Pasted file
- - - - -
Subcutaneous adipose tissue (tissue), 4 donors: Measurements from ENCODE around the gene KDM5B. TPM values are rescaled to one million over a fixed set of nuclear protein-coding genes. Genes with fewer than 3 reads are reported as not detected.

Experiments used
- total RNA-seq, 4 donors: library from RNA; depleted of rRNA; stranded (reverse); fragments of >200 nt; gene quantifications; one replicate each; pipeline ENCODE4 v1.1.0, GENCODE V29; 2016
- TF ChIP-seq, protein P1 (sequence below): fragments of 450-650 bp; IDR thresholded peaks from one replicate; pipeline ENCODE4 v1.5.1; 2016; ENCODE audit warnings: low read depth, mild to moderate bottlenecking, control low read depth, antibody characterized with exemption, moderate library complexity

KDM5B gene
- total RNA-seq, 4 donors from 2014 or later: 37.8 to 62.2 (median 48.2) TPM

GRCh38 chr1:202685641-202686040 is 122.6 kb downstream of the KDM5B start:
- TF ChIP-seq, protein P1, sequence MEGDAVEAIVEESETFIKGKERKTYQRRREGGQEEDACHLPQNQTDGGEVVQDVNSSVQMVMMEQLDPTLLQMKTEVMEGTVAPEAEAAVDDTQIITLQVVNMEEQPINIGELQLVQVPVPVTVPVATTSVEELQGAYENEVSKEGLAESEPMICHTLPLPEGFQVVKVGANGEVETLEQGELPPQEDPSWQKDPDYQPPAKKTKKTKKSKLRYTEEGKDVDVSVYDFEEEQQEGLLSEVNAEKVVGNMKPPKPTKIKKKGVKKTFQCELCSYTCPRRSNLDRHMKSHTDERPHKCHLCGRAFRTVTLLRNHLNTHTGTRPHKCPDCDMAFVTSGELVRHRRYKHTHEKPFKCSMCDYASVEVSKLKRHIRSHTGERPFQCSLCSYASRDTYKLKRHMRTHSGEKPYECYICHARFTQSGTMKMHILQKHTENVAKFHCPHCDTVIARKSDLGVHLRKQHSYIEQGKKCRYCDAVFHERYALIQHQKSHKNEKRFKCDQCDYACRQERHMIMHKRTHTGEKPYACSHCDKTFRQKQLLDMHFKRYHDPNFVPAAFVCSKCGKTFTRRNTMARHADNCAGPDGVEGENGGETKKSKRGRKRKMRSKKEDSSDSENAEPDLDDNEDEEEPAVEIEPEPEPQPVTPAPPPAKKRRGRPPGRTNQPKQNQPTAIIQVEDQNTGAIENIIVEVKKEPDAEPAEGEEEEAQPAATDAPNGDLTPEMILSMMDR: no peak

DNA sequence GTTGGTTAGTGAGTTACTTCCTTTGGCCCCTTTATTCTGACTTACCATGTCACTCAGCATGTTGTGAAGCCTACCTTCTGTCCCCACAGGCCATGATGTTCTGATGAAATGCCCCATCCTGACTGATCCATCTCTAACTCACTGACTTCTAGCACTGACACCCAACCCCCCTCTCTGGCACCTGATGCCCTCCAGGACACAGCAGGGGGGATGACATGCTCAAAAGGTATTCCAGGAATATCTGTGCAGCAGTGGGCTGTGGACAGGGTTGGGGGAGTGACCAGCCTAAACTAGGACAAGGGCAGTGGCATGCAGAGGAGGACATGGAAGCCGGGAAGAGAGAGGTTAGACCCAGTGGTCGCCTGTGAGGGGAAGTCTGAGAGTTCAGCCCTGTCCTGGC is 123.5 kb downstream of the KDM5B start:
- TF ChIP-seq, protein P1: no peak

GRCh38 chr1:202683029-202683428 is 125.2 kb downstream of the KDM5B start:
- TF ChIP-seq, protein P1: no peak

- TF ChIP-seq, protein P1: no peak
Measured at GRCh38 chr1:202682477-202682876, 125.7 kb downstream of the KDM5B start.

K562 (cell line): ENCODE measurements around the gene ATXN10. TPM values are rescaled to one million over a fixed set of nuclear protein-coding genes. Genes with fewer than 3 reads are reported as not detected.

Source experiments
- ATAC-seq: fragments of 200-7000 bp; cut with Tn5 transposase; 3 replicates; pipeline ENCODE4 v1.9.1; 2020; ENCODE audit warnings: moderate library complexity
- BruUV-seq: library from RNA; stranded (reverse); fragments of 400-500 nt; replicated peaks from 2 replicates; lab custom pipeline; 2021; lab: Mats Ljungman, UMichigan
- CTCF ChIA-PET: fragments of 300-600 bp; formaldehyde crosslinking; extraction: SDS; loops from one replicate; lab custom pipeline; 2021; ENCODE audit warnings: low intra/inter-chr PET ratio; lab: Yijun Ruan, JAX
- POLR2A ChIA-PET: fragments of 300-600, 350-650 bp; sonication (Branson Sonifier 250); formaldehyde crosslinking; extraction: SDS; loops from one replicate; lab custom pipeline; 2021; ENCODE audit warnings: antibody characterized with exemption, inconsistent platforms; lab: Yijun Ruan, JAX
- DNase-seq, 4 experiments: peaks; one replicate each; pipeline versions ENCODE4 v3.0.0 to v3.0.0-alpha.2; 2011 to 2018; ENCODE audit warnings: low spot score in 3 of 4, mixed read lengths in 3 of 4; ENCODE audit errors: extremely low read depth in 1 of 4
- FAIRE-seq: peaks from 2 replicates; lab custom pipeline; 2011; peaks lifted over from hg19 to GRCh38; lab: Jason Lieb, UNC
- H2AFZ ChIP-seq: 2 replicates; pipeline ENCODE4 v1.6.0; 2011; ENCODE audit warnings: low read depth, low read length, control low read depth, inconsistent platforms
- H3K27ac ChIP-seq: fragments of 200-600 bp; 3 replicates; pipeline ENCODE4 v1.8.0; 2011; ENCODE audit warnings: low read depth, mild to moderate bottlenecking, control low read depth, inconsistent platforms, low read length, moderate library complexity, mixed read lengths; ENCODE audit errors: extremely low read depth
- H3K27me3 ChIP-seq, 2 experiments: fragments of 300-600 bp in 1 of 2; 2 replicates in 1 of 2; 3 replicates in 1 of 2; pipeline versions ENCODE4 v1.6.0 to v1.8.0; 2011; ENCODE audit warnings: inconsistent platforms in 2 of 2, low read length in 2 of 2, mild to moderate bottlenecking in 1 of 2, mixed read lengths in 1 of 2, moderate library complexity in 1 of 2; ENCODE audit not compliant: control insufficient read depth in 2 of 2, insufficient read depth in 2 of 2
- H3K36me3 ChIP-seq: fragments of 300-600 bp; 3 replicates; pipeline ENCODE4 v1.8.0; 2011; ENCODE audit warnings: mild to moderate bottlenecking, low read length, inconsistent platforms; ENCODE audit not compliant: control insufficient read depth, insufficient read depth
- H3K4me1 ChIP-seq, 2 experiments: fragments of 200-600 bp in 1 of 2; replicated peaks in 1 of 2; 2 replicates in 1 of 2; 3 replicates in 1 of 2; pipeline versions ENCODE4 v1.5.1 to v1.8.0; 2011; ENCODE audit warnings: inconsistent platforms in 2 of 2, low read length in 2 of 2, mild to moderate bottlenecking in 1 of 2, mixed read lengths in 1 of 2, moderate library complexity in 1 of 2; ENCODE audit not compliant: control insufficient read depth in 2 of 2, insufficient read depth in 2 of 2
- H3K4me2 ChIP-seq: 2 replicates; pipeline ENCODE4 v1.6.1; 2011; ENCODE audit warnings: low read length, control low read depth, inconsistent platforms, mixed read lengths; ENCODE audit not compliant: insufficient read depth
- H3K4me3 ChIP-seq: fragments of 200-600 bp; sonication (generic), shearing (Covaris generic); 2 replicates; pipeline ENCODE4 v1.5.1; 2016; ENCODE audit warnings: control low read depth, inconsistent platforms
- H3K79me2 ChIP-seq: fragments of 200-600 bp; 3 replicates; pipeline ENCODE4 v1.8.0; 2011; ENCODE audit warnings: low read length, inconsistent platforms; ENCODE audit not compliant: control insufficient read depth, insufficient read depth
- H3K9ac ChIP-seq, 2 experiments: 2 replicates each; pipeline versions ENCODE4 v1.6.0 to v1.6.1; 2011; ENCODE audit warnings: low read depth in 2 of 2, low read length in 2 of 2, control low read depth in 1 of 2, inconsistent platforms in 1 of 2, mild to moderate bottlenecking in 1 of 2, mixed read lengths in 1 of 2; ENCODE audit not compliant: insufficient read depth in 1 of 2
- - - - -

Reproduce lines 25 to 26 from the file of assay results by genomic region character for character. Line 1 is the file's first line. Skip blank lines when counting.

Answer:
- H3K27me3 ChIP-seq, 2 experiments: fragments of 300-600 bp in 1 of 2; 2 replicates in 1 of 2; 3 replicates in 1 of 2; pipeline versions ENCODE4 v1.6.0 to v1.8.0; 2011; ENCODE audit warnings: inconsistent platforms in 2 of 2, low read length in 2 of 2, mild to moderate bottlenecking in 1 of 2, mixed read lengths in 1 of 2, moderate library complexity in 1 of 2; ENCODE audit not compliant: control insufficient read depth in 2 of 2, insufficient read depth in 2 of 2
- H3K36me3 ChIP-seq: fragments of 300-600 bp; 3 replicates; pipeline ENCODE4 v1.8.0; 2011; ENCODE audit warnings: mild to moderate bottlenecking, low read length, inconsistent platforms; ENCODE audit not compliant: control insufficient read depth, insufficient read depth